Nation & World News

Girl’s Deportation Was Mishandled, But Legal, French Say

By Mark Memmott on October 19th, 2013

“An interior ministry investigation into the controversial deportation of a Roma schoolgirl from France has found that her deportation was lawful, but said police could have used better judgment in the case,” France 24 is reporting.

As Eleanor Beardsley reported for All Things Considered on Friday, 15-year-old Leonarda Dibrani “is at the center of an emotional debate in France over the country’s immigration policies. … [She] was taken away by police during a field trip with her school class last week and deported along with her parents and five siblings to Kosovo. Many French are outraged at the way she was seized. And whether the deportation was legal or not, many say the action runs contrary to French human rights values.”

France 24 writes today that “French law bans the police from approaching students while they are at or near school. The report stated that while the bus was nowhere near Dibrani’s school, authorities showed a lack of judgement and recommended that the law be changed to prohibit any future incidents during school hours.”

France’s RFI radio network adds that Leonarda “says she will not take up President François Hollande’s offer to return to France without her family … declaring that she would not ‘abandon’ her family.”

Eleanor noted that “the case has echoes of the debate in the U.S. over immigration and the status of those who came to the country illegally as children and have little or no connection to the land of their birth. French media are reporting that the Dibrani family came illegally to France from Kosovo about five years ago because they are Roma, sometimes referred to as Gypsies, and faced discrimination and few opportunities there.”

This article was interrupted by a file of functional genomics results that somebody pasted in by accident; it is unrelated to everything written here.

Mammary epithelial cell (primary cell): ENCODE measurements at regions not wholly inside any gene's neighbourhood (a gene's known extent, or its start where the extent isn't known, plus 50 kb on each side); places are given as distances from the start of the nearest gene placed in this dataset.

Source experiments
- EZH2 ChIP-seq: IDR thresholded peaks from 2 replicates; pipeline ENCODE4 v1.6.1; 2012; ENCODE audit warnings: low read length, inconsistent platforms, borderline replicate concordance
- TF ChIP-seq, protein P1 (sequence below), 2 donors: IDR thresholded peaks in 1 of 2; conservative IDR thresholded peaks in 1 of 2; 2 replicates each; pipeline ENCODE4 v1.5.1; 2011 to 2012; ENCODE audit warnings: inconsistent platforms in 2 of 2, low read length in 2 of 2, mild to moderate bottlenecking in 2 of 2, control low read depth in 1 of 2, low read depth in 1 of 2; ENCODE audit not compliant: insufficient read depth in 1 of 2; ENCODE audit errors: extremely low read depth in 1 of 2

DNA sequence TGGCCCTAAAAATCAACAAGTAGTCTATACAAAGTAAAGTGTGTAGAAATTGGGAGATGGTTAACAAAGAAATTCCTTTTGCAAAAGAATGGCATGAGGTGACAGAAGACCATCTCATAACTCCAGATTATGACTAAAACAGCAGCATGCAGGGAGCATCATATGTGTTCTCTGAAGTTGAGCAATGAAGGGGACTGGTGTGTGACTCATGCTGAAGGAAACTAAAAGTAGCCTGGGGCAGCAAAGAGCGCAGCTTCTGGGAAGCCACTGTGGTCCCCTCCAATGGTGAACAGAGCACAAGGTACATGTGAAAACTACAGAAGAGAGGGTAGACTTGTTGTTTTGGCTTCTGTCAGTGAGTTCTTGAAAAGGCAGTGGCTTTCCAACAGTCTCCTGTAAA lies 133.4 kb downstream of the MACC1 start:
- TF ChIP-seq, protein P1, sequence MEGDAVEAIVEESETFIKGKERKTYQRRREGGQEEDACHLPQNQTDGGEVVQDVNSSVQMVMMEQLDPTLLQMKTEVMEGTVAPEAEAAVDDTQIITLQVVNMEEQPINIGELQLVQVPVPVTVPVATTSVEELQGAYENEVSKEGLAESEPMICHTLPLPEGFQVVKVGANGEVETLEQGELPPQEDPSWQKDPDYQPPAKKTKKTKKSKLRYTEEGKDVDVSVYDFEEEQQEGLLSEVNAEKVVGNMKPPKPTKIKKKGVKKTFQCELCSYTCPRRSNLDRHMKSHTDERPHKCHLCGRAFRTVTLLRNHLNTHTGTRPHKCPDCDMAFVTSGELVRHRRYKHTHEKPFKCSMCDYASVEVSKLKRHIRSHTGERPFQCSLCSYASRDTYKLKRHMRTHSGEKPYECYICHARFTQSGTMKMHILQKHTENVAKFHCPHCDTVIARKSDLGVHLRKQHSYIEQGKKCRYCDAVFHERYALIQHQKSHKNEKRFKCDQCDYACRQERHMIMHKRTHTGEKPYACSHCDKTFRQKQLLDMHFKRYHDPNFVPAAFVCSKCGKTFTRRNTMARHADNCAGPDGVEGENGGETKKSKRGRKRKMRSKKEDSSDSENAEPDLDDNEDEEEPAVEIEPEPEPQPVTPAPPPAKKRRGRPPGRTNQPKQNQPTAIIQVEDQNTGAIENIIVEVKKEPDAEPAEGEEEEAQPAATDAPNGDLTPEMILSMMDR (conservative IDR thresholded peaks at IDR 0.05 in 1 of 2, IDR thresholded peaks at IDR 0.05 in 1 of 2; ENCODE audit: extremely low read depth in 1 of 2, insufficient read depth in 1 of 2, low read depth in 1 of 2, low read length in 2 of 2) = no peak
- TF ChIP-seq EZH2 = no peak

RFI reports, though, that Leonarda’s father “told the AFP news agency that only he had been born in Kosovo and that his wife and five of his six children, including Leonarda, were born in Italy.”

National Geographic has an online “history of the Romani people,” who are “more commonly known to outsiders as Gypsies.”

Copyright 2013 NPR. To see more, visit http://www.npr.org/.

This entry was posted in News from NPR. Bookmark the permalink.

Comments are closed.

 

More Stories in News from NPR

Pope Francis opens the morning session of a two-week synod on family issues at the Vatican, on Saturday.

Vatican Bishops Scrap Opening To Gays, Divorced Members

Earlier this week an interim summary of the synod on family issues included conciliatory language on gays and on the taking of holy communion for divorced church members.


An artist's rendering of the flyby with Mars orbiters taking cover. Note that the image says "spacecraft not to scale."

Mars Probes Give Scientists Box Seats For Rare Comet Flyby

A “mountain-sized” comet known as Siding Spring will pass very close to the red planet, where orbiters from the U.S., Europe and India, hope to get close – but not too close — to the action.


Pro-democracy protesters set up new barricades after riot police retreated from a main road at Mong Kok shopping district in Hong Kong early Saturday.

Hong Kong Activists Clash With Police, Retake Protest Site

Pro-democracy protesters have replaced barricades in the congested Mong Kong district of the city hours after authorities dismantled the obstacles.


People stand on the island's south shore to feel the winds from approaching Hurricane Gonzalo, in Astwood Park, Bermuda on Friday. The storm has knocked out power to half of the residents of the British island territory.

Hurricane Gonzalo Hits Bermuda; Ana To Skirt Past Hawaii

In the British island territory, Gonzalo has wiped out power to roughly half of the island’s 70,000 inhabitants.


The Supreme Court early Saturday declined to block a Texas Voter ID law for the November election.

Supreme Court Lets Texas Enforce Voter ID Law For Nov. Election

With three justices dissenting, the high court’s ruling effectively blocks a lower federal court decision declaring the law restrictive and unconstitutional.


Thank you for your support

WUFT depends on the support of our community — people like you — to help us continue to provide quality programming to North Central Florida.
Become a Sustainer
I want to support FM 89.1/NPR
I want to support Florida's 5/PBS
Donate a Vehicle
Day Sponsorship Payments
Underwriting Payments